David Hume Institute – Measuring inequality in Scotland: a widening gap between the young and the old

“The main purpose of the housing market should be to provide accommodation, but it now also seems to be a mechanism that sustains and magnifies intergenerational inequality. This might be an issue that a new Scottish Parliament with enhanced tax powers might wish to address.” Professor David Bell

The difficulties of young people on low incomes getting onto the housing ladder is increasing inequality between generations and within generations. The gap is most starkly illustrated by the increasing number of younger people able to buy their homes outright, while at the other end of the scale more young people are living in high cost private rented accommodation or staying on in the familial home.

These are some of the findings of the most comprehensive study so far of the causes and effects of inequality in Scotland.

The research study, conducted by a team at the University of Stirling led by Professor David Bell, will be presented to a seminar at the David Hume Institute on Monday (October 20). The study was commissioned by the Institute and funded by Alan McFarlane.

The study finds that – once London is excluded – inequality in Scotland is in line with the rest of the UK and similar to that in other developed countries. Nor is there strong evidence to show that it is increasing, except among those at the very highest levels of income. However in the housing and labour markets there appears to be polarisation between younger and older households.

The study finds that in Scotland: “Between 1994/5 and 2011/12 the number of owner-occupier households increased by 344,000. But over half of this increase was accounted for by households where the head of the household was aged 65 or over, and the remainder was accounted for by households aged over 45. Amongst those aged under 45 there was a net decline in home ownership. Despite this however, there was an increase in the number of younger households who owned their home outright (as opposed to with a mortgage) which may signal an increase in inequality of property wealth within the younger generation.”

“Younger people have been relatively unsuccessful in capturing a share of the growth in higher skilled jobs in recent years.”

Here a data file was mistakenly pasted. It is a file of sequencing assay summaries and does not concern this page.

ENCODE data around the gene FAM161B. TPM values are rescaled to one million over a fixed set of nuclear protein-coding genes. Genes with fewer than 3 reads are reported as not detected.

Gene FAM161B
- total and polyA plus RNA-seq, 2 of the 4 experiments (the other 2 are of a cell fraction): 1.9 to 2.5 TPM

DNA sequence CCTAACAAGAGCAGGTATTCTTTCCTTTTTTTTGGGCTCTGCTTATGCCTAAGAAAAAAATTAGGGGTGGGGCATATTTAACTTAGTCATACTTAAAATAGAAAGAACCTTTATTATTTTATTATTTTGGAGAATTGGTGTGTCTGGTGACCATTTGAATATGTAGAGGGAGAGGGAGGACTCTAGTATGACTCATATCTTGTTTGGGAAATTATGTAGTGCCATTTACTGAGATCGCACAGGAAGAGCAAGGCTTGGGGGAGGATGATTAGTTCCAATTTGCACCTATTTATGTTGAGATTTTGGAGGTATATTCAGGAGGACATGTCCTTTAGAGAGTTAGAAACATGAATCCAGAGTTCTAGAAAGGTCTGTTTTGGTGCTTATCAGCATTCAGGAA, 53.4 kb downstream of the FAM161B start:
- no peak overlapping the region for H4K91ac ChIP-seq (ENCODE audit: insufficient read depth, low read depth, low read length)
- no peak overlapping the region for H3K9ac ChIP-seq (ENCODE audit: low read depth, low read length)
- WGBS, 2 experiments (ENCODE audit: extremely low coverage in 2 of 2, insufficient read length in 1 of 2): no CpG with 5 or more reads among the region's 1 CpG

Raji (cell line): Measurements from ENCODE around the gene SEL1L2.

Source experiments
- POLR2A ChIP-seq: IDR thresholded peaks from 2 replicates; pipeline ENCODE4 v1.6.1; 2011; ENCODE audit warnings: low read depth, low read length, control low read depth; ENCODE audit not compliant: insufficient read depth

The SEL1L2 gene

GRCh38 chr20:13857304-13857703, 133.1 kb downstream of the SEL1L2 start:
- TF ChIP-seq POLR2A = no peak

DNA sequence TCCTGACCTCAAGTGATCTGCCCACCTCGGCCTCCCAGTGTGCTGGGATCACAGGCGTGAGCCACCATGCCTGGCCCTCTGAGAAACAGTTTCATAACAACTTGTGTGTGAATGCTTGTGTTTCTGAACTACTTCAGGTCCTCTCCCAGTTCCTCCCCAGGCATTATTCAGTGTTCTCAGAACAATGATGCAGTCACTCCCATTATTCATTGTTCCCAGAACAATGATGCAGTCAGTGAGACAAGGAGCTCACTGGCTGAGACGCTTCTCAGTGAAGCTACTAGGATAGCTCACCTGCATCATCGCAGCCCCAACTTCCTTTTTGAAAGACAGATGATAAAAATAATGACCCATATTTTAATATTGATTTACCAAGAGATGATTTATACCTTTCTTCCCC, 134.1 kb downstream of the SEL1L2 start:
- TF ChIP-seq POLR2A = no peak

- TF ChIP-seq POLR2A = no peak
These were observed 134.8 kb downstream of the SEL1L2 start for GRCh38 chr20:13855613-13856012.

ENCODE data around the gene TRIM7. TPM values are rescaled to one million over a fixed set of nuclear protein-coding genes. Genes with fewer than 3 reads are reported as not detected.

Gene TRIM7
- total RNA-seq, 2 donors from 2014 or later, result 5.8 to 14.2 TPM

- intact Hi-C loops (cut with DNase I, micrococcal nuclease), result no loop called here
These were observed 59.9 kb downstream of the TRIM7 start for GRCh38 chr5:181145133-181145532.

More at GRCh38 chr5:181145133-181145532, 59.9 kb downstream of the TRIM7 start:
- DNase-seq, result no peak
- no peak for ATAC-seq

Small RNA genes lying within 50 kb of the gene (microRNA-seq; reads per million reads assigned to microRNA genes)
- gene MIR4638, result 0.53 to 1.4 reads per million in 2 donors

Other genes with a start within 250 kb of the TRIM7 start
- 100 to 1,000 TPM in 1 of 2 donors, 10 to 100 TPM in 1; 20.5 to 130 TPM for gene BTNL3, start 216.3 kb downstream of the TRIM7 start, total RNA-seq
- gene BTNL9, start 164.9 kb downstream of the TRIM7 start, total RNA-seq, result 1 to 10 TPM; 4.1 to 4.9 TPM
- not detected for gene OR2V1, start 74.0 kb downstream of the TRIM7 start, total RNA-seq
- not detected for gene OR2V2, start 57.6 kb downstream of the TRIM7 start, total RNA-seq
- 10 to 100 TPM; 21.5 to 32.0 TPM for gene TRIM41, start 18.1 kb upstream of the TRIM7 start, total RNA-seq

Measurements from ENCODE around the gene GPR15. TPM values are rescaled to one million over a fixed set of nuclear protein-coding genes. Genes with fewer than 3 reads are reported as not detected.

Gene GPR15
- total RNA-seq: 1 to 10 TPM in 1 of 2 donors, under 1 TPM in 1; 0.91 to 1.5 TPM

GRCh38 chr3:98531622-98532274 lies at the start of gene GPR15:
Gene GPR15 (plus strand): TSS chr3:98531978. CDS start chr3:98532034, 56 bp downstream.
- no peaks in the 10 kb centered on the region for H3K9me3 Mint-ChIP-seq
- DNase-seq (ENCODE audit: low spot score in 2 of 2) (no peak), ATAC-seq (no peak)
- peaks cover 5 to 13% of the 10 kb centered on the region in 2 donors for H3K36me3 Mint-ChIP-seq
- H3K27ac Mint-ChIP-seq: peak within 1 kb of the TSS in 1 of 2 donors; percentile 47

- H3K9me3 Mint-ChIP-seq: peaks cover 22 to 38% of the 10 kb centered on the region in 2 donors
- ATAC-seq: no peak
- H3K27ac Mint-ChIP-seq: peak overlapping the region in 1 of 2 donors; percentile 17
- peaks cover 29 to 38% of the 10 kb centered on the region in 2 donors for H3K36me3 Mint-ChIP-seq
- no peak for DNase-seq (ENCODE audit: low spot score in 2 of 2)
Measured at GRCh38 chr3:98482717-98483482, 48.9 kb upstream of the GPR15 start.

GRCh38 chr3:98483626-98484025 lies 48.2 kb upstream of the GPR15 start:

The study adds: “House price rises are creating a situation whereby younger people are likely to be increasingly reliant on inheritances to purchase a property. Those who cannot purchase a property face a choice between living in increasingly expensive private rented accommodation, which limits their ability to save, or to remain living with parents. The house price bubble therefore seems to be increasing inter-generational inequality and as a result is likely to lead to increases in intra-generational inequality among subsequent generations.”

On incomes, the research also finds marked differences between the generations. “The young as a group appear to have been doing relatively badly in the labour market. Rates of unemployment among the young have risen relatively faster than those of prime age or older since well before the recession. And even among those in work, the wages of younger workers have fallen relative to those of older workers.

“The average hourly wages of young workers aged 18-29 has fallen over time relative to that of prime aged workers 30-49, but wages for older workers 50+ have grown relative to the prime aged group. One explanation for these relative wage changes is that younger people have been relatively unsuccessful in capturing a share of the growth in higher skilled jobs in recent years.”

Professor Bell commented: “The main purpose of the housing market should be to provide accommodation, but it now also seems to be a mechanism that sustains and magnifies intergenerational inequality. This might be an issue that a new Scottish Parliament with enhanced tax powers might wish to address. ”

Ray Perman, Director of the David Hume Institute, said: “If we want to create a fairer country we have to know how serious inequality is in Scotland and how it is affecting people. This research breaks new ground in quantifying the problem and gives us the evidence from which politicians can devise effective policies to tackle the issue.The David Hume Institute will be returning to the theme with its Presidential lecture in November, when Professor Anton Muscatelli, will give national and international context to the debate.”

The study: Inequality in Scotland: New Perspectives by David Bell†*, David Eiser and Mike McGoldrick will be published on www.davidhumeinstitute.com on Monday 20 October. To register for the seminar see https://www.eventspro.net/inconf/getdemo.ei?id=1080161&s=_3DK0O2Z87

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